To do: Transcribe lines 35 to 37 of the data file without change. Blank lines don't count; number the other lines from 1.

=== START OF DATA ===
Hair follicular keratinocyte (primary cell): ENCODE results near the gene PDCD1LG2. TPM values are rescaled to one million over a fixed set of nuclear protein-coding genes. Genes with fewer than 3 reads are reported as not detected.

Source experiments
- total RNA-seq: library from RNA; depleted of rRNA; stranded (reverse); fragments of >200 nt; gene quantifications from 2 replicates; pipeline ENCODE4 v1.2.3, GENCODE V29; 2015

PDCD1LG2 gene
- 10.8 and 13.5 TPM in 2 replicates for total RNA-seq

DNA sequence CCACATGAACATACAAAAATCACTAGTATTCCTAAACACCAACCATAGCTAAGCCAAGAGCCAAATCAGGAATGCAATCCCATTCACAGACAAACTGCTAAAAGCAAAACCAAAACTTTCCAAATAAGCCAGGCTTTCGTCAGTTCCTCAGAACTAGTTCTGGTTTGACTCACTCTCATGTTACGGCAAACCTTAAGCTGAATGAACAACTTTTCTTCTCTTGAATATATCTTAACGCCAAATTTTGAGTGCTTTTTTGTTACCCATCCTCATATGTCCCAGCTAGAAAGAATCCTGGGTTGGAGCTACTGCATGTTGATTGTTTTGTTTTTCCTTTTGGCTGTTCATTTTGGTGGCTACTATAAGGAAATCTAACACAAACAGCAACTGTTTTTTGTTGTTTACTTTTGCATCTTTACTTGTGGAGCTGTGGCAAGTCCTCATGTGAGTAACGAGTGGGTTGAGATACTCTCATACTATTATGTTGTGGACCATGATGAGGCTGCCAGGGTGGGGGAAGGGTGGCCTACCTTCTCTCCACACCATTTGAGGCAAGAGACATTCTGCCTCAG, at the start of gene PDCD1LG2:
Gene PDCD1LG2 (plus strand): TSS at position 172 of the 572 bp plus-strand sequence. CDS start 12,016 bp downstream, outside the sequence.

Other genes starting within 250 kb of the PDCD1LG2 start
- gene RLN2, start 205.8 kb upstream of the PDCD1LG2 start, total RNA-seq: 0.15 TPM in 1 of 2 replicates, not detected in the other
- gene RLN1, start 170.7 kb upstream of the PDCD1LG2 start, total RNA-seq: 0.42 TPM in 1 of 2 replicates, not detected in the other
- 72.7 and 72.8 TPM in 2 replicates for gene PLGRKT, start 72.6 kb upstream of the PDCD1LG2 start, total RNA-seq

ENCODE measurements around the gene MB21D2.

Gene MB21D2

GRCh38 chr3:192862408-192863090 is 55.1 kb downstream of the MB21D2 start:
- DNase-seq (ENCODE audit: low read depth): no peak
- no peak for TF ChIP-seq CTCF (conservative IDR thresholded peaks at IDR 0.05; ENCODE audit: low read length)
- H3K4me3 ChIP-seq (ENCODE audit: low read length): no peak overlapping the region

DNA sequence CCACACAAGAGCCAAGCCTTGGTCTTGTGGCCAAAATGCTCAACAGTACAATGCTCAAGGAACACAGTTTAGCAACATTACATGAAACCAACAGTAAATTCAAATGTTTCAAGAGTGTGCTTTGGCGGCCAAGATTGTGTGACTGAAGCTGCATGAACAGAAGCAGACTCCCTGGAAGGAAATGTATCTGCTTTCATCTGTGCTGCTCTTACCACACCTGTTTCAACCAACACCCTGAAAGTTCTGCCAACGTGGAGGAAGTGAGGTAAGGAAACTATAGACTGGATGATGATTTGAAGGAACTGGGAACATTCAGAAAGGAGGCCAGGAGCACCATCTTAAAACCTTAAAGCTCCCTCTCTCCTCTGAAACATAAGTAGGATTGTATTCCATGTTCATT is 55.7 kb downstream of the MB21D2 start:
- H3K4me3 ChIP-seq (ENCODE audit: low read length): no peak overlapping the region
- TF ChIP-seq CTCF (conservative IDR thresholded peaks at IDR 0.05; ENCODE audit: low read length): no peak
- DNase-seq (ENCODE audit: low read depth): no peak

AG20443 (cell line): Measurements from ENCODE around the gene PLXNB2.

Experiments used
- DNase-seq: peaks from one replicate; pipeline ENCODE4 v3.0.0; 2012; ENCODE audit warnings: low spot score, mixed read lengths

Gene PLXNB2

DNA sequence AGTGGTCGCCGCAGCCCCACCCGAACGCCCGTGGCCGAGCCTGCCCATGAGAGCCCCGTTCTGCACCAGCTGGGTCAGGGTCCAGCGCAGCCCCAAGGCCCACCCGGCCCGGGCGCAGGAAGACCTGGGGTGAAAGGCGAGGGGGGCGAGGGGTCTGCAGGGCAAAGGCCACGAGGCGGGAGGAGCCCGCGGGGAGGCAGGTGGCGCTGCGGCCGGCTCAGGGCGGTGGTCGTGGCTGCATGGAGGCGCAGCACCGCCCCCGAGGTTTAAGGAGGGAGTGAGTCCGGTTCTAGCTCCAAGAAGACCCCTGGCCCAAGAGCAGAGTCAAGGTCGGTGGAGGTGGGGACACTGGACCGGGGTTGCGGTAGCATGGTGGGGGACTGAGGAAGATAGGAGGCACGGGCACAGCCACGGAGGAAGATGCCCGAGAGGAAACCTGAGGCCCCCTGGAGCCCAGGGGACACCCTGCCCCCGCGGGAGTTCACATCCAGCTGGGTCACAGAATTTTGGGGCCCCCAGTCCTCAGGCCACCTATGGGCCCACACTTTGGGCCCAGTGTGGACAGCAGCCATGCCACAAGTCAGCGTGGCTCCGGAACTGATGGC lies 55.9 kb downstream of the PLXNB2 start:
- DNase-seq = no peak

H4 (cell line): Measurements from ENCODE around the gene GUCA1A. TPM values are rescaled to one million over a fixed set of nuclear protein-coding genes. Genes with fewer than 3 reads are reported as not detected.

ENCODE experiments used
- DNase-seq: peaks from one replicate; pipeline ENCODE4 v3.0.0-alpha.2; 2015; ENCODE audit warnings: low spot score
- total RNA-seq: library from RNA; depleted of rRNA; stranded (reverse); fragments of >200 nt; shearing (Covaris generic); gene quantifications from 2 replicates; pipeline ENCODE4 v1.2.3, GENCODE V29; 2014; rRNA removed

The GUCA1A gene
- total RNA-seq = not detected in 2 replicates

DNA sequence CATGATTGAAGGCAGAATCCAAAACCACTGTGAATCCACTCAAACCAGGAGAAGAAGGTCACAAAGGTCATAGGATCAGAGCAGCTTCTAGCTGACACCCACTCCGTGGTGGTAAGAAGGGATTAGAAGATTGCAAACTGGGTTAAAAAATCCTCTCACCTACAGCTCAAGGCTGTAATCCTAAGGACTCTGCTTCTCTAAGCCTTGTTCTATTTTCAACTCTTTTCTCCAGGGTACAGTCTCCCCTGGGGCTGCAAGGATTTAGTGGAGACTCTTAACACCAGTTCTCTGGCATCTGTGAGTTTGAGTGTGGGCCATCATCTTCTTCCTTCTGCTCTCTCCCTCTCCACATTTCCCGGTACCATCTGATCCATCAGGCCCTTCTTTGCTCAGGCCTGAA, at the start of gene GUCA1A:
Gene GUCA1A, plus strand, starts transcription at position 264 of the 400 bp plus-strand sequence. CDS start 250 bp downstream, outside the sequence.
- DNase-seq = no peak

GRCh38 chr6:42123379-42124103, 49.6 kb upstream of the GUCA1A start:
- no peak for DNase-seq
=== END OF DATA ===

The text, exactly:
Gene GUCA1A, plus strand, starts transcription at position 264 of the 400 bp plus-strand sequence. CDS start 250 bp downstream, outside the sequence.
- DNase-seq = no peak

GRCh38 chr6:42123379-42124103, 49.6 kb upstream of the GUCA1A start: